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Farming and the Impact of Brexit
2018 Crop Shortage
From an agricultural view
The prolonged period of drought we experienced in the summer of 2018 did not just affect crop production in the UK, but also throughout Europe. The hot weather was so extreme, that between 15th April and October, not a single drop of rain fell in Scandinavia. Considering that 90% of Ryegrass production comes from Northern Europe (Poland, Germany, Netherlands and Scandinavia) this has had a profound impact on harvests. Studies show that crop yields fell approximately 15% -20,000T in 2018. The USA do not produce Lolium perenne for feeding purposes so cannot help. Breeders and growers both suffered as grassland dried out and died and never made it to the heading stage. Not only has this left the 2019 seed stocks very low for some species, farmers also bought up existing stocks of Hybrid Ryegrass, Italian Ryegrass and Perennial Ryegrass for cutting and grazing purposes as other feed crops, such as Maize, had failed due to drying out in the fields and the yields were poor. Stocks of certain species and varieties are currently empty. Large seed producers have cut down their contracted quantities as a result of the situation as demand struggles to be met and, in some cases, simply cannot be met. The ‘knock on’ effect means that crop production for 2019 will suffer as a consequence and the situation is only expected to improve after harvest 2020.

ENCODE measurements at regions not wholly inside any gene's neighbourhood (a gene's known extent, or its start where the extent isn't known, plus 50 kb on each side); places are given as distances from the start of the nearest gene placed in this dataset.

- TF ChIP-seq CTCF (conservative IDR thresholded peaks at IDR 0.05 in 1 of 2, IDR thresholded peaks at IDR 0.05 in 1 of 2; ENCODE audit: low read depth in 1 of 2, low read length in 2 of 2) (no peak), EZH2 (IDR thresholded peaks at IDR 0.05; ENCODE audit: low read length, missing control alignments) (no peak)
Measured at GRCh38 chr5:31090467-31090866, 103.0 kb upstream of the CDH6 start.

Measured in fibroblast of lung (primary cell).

From an amenity view
The good news is stocks of amenity Perennial Ryegrass, has not been affected as hard as the argic species. Pitches and lawns did, of course, suffer through the drought just as much as the fields, but stocks of seeds ready to be sown are somewhat healthier – although some species, such as Chewings Fescue and Agrostis tenuis will be in short supply. Furthermore, a great demand is expected for spring 2019 for overseeding and repair purposes.